A publicity campaign designed to win over critics of the Scottish Government's named person scheme has been shelved in the wake of the trial which convicted the murderers of toddler Liam Fee.

The push to persuade parents and the public of the merits of the policy is long-awaited by supporters of named persons, who are desperate for ministers to get on the front foot about the under-fire scheme, which will see every child assigned a named contact to look out for their wellbeing.

The government argues named persons is not about state guardians or snoopers, but providing support early before things go wrong, and supporting effective child protection work. However this message has struggled to be heard over a vociferous alliance of opponents of the law.

Earlier this year, a leaked email revealed plans for a "coordinated national public information campaign" targeted at parents, children and people who work closely with them. "The objective of the campaign is to help the public, particularly parents, develop their understanding of GIRFEC and the Named Person service by equipping the people who work with them on a regular basis to engage with them and answer their questions," the email said.

The campaign was also to include a parent information pack, and was scheduled to be launched on May 30th - the day the trial of Liam's mother Rachel Trelfa or Fee and her partner Nyomi Fee would have concluded, but for a juror falling ill. Both women were subsequently convicted of murder and seven other charges, the following day.

Ministers are also believed to have been waiting for the outcome of an appeal to the supreme court against the legality of the Children and Young Person's Act 2014, which gave named persons statutory footing. Opponents of the law have repeatedly lost in their attempts to challenge its validity.

However with no sign of a ruling, the publicity push was promised to take place throughout June, and expected to have begun this week, had the Liam Fee case not put named persons back in the spotlight.

One insider said: "We were expecting the campaign imminently. The public do need improved information around named persons.

"Those in the statutory sector and the third sector have been frustrated to see a lot of the misinformation about the policy go unchallenged. The Government has to be more assertive and reassuring - and remind parents that this is about confirming existing supports rather than anything new.

"We know they have been preparing information to reassure people and clarify this, but this has to be brought out soon."

Simon Calvert of the campaign group No to Named Persons (No2NP) said it was understandable if the campaign was delayed in the circumstances, but added: “It would be interesting to see how the Government explains its named person scheme.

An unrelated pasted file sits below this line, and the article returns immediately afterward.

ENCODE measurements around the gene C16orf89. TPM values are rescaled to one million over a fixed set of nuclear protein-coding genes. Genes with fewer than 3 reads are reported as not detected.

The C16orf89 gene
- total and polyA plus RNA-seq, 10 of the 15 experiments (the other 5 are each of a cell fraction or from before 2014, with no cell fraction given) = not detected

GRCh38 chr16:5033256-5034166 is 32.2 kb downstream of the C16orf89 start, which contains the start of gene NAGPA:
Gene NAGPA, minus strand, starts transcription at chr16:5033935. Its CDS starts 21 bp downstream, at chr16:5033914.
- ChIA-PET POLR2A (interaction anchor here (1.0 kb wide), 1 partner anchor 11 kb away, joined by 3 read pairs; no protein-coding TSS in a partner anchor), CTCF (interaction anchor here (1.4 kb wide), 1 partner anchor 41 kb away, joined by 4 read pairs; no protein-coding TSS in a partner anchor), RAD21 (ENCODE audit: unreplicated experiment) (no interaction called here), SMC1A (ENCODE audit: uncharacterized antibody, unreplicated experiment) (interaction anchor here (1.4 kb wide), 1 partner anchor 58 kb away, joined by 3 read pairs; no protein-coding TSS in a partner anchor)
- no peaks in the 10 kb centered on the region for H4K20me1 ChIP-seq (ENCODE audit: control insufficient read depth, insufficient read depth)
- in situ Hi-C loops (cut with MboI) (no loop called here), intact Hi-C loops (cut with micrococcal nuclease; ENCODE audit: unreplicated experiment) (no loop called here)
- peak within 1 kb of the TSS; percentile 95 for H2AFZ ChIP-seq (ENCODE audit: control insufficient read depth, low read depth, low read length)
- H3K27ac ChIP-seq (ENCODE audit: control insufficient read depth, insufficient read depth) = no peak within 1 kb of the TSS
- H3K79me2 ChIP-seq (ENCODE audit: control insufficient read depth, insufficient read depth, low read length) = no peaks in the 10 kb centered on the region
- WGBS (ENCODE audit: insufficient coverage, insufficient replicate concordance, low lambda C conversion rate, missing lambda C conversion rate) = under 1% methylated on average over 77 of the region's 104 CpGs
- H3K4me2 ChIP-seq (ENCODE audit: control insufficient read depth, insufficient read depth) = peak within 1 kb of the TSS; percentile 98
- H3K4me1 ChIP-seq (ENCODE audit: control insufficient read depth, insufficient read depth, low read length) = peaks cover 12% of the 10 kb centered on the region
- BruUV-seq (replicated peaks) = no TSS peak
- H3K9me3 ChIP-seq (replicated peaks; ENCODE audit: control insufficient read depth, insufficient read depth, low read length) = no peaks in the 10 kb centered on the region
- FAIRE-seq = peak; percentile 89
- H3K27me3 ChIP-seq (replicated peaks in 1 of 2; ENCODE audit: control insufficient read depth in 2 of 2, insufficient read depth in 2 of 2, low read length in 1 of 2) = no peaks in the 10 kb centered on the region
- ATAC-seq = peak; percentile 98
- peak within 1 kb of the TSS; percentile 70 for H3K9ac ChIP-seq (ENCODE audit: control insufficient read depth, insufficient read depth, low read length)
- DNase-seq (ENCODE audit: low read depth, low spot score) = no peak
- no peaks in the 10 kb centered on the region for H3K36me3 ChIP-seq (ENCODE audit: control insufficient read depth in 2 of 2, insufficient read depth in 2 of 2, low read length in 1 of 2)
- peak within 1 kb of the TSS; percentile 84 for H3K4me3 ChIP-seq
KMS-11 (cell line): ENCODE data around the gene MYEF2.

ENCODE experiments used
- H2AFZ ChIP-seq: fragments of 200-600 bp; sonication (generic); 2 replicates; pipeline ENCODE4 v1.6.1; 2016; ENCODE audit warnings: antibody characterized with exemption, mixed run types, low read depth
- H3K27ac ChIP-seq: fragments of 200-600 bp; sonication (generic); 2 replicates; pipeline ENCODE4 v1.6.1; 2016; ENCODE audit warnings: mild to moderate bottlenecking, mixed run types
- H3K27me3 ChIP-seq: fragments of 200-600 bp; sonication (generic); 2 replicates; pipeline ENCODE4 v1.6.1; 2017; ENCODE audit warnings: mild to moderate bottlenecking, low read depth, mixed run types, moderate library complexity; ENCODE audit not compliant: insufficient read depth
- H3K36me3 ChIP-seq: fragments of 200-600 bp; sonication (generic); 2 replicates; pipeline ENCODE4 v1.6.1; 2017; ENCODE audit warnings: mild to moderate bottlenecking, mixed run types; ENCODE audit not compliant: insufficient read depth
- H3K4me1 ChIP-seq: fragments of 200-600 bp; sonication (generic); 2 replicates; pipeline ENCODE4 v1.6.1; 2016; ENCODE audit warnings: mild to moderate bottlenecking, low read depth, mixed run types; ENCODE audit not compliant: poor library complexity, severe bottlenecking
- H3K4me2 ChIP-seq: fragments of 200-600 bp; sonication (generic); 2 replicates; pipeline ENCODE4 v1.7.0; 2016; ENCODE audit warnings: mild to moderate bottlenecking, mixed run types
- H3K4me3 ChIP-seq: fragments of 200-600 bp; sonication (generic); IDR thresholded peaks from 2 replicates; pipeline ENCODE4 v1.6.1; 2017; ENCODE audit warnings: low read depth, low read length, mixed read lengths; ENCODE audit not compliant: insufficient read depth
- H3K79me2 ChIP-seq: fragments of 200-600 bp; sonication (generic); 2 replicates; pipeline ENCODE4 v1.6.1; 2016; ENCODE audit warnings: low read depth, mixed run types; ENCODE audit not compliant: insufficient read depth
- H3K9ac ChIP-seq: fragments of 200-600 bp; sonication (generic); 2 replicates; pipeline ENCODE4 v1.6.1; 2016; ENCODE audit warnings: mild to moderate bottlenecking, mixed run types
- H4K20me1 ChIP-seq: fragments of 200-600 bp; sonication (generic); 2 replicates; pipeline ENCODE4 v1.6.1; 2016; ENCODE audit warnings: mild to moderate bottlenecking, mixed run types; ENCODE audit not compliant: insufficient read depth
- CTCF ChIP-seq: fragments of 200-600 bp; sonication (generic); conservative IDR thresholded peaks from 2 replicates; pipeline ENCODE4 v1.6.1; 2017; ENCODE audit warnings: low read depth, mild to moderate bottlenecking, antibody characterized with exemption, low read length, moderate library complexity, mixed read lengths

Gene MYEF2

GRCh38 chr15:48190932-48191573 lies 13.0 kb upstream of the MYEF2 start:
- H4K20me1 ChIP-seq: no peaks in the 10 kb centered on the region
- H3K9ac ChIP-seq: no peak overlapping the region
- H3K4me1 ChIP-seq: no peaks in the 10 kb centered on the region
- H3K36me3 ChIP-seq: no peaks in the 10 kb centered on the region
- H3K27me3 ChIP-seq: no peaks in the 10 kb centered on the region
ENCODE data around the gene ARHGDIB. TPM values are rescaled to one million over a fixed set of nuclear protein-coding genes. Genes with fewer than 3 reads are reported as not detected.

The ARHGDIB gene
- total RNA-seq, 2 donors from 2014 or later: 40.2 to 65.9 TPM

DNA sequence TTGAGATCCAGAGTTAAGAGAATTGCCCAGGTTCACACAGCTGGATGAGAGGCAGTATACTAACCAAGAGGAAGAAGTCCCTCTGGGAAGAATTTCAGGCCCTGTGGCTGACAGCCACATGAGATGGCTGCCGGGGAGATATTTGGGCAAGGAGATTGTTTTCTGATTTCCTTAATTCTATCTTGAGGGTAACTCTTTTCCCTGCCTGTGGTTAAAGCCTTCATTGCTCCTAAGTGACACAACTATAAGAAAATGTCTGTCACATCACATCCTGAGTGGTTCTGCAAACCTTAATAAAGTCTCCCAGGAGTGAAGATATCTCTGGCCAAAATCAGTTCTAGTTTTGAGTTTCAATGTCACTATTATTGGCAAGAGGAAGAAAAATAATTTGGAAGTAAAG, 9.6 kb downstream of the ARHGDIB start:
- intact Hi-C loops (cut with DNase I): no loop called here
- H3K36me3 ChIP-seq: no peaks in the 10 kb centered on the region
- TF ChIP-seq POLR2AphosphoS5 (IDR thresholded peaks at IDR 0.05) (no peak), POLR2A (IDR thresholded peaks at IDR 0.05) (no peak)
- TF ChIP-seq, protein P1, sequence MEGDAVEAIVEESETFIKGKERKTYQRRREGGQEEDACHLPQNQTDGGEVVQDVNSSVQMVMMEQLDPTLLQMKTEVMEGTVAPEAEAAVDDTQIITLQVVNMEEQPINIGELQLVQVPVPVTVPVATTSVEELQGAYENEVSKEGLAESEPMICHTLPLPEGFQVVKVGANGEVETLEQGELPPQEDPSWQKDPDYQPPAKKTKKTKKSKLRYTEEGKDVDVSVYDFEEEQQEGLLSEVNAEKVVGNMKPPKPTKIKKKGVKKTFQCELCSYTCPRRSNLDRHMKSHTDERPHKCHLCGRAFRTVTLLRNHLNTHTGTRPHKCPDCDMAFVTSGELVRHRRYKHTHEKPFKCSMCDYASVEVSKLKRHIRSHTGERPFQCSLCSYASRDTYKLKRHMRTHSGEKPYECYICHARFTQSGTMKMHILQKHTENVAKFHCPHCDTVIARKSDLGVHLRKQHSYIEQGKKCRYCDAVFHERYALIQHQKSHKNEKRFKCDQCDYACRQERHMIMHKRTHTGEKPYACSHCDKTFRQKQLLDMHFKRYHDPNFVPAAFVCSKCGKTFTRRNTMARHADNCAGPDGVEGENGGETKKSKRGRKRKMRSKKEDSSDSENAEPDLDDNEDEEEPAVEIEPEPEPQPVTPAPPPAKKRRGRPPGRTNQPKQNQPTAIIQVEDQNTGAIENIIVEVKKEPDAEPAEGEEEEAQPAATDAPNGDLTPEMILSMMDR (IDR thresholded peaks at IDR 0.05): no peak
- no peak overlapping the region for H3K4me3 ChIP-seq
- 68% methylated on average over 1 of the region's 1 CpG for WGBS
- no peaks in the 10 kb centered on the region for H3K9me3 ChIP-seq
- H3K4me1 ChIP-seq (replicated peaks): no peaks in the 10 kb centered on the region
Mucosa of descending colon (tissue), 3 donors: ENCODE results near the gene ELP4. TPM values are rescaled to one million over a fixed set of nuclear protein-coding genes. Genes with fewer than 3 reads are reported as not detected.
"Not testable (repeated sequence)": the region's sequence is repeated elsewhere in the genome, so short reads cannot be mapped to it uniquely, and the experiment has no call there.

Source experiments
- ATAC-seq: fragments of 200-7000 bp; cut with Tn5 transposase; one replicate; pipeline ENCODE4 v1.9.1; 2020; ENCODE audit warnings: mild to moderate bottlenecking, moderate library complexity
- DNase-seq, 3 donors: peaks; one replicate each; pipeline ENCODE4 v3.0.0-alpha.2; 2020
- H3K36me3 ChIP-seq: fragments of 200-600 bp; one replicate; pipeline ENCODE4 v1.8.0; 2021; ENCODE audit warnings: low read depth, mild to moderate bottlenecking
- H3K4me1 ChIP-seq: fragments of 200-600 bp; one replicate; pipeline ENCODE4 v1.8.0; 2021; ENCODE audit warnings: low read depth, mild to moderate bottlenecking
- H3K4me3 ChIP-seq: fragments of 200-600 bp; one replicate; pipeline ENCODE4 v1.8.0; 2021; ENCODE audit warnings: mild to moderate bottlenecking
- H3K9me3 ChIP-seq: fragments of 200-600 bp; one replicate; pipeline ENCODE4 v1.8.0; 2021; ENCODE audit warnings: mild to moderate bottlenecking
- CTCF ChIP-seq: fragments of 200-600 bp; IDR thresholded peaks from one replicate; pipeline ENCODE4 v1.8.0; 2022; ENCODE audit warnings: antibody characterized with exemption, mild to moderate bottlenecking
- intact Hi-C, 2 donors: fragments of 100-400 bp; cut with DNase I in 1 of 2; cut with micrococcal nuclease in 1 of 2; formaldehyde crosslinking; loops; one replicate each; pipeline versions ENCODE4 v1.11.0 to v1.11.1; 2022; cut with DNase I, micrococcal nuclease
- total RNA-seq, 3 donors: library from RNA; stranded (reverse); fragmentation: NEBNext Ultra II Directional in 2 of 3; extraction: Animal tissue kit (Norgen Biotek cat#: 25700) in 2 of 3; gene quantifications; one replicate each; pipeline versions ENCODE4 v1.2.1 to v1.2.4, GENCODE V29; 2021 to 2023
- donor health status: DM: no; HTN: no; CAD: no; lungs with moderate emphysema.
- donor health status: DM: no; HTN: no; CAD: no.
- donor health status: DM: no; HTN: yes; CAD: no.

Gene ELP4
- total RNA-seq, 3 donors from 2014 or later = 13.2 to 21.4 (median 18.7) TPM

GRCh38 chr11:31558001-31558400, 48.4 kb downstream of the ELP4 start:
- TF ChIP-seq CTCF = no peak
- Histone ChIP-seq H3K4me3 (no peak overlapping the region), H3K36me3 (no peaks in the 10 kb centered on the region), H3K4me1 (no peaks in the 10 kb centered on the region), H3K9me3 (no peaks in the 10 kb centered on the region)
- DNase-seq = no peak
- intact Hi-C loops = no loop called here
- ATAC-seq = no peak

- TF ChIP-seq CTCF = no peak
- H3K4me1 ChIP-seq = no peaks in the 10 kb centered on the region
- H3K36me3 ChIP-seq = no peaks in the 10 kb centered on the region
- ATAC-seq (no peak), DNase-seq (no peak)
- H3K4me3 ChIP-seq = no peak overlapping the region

"But parents haven’t been impressed or persuaded by the policy so far. A lot have taken the time to read the official guidance and the legislation itself and they are not convinced. They are unlikely to be taken in by any new spin on the scheme.”

A spokesman for the Scottish Conservatives said: “The last thing parents want to see is Scottish Government spin on this disastrous policy.

“Instead of wasting money persuading people this intrusive measure is a good idea, the SNP should be finding ways to wind it up.

“Spending fortunes on publicity would cause even more damage to the public’s confidence in the state guardian scheme.”

A Scottish Government spokesperson refused to confirm or deny that the plans had been delayed, adding: “We are consulting with stakeholders on how best to make sure that information about the policy is widely available.”

Meanwhile at a Government child protection leadership summit in Perth yesterday, deputy first minister John Swinney announced that former Procurator Fiscal and Chief Executive of the Crown Office, Catherine Dyer, will chair the independent child protection review commissioned by the govenmnet in February.

Mr Swinney said: "We will look at child protection committees, initial case reviews, significant case reviews and the child protection register to ensure that they work together to create a holistic, coherent and responsive child protection system that optimises outcomes for children."

He said of Ms Dyer: "She will bring the expertise, experience and independence this sensitive task needs.”

AT the leadership summit in Perth today, minister for Childcare and early years Mark MCDonald MSP said

“The Scottish Government is 100% behind Named Person. It’s time to tackle the absurd nonsense that is out there,” to strong applause.